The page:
Then they cried out with a loud voice, and stopped their ears, and ran on him with one accord,…
I. WHAT WAS THE SECRET OF HIS MEEKNESS AND HIS BRAVERY? There must have been some Divine bestowment. Was it, then, some miraculous gift reserved for some specially chosen man? The secret lies in the fact that he was "full of faith and of the Holy Ghost." He did not leap into this character. There was no special charm by which these graced clustered round him: they were the gift of God to him as they are to us. The only difference between us and him is that he grasped the blessing with a holier boldness, and lived in a closer communion with God. It was not physical hardiness then. There are men whose bravery no one dare question, who have yet beer the veriest cowards in the face of moral duty, and vice versa. The Duke of Wellington once despatched two officers on a service of great hazard, and as they were riding the one turning to the other saw his lips quivering and his cheek blanched. Reining in his horse he said, "Why, you are afraid." "I am," was the answer; "and if you were half as much afraid as I am, you would relinquish the duty altogether." Without wasting a word the officer galloped back and complained bitterly that he had been sent in the company of a coward. "Off, sir, to your duty," was the duke's reply, "or the coward will have done the business before you get there." And the great man was right. There was physical timidity, perhaps the result of a highly-wrought nervous organisation, but there was an imperial regard for duty which bore him above his fears to triumph. Yes; and Church history can tell us many a story of sufferings endured for Christ by delicate and high-born womanhood. Martyrs are what they are from the "demonstration of the Spirit and power."
II. THE LOT OF THE CHRISTIAN IS ORDINARILY AN INHERITANCE OF PERSECUTION. There was nothing in Stephen's character to arouse hostility. But he was faithful, and his reproofs stung his adversaries to the quick; he was consistent, and his life was a perpetual rebuke to those who lived otherwise; he was unanswerable, and that was a crime too great to be forgiven.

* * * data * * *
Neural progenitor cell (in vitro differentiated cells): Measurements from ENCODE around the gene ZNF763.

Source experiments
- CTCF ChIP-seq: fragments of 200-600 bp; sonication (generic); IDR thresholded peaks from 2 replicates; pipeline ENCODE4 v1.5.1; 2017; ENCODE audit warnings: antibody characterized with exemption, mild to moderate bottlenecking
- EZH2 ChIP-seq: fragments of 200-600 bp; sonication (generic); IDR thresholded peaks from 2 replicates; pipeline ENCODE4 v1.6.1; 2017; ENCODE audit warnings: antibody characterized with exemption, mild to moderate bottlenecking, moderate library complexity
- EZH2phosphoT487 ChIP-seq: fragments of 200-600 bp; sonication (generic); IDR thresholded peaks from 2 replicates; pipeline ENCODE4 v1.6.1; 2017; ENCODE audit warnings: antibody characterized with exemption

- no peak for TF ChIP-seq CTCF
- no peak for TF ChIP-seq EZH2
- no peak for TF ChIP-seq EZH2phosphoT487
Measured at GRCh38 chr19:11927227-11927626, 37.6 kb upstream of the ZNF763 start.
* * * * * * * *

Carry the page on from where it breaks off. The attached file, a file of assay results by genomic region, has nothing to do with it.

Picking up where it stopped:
1. Persecution has been the lot of the Church in all ages. The prophets were scoffed, and some of them were slain. Nearly all the apostles wove the martyr's amaranth into their crown of thorns. Rome pagan persecuted, so has Rome papal, and even churches of purer faith.
2. But apart from ecclesiasticism altogether "they that will live godly must suffer persecution." The developments of the persecuting spirit are restrained by the advance of enlightenment, the decorums of society, the interlacings of interest, the silent unrecognised leaven of Christian faith; but depend upon it, if you are a Christian the world hates you and your practice still. The father may interpose to prevent his child's devotion, the husband withdraw his wife's privileges, or the custom may be withdrawn, the preferment withheld, the suspicion insinuated. There are a thousand ways by which the latent hate may be shown — in the shrug of the shoulder, the curl of the lip, the glance of the eye, the wave of the hand.
3. If you are persecuted take it as a proof of your legitimacy. I wonder almost whether the reason that there is so little persecution now is that there is so little faithfulness. Unfaithfulness to the Christian is like the Deluge to the world — a flood to drown it: persecution to the Christian spirit is like the Deluge to the ark — a flood to lift it nearer to heaven.
III. STRENGTH AND GRACE ARE ALWAYS GIVEN MOST LIBERALLY WHERE THEY ARE MOST NEEDED. In the early part of Stephen's life, when acting as deacon and evangelist, he had grace according to his day. When before the council the Spirit inspired his unpremeditated speech and gave him a vision of glory. And now amid the shower of stones he lay his head upon his Saviour's bosom and went triumphant home. "As thy days, so shall thy strength be." Have you not heard from the lips of the now glorified that the time of their fiercest trial was the time of their most glorious deliverance? Have you not listened sometimes in the death-chamber, and wondered at the disclosures of the realities of heaven?
IV. DEATH IS NOT DEATH TO A BELIEVER. "He fell asleep." When men sleep they usually surround themselves with the most favourable circumstances. They demand quiet, they exclude light and sound. Stephen fell in circumstances very different, but when God wills a man to sleep it does not matter how much noise there is around him. In sleep there is —
2. Security. Men do not usually commit themselves to slumber without some prospect of safety; so there was security for Stephen's body in the grave and his soul in paradise.
3. Restoration; for after the night comes the morning.
(W. M. Punshon, LL. D.)
Parallel VersesKJV: Then they cried out with a loud voice, and stopped their ears, and ran upon him with one accord,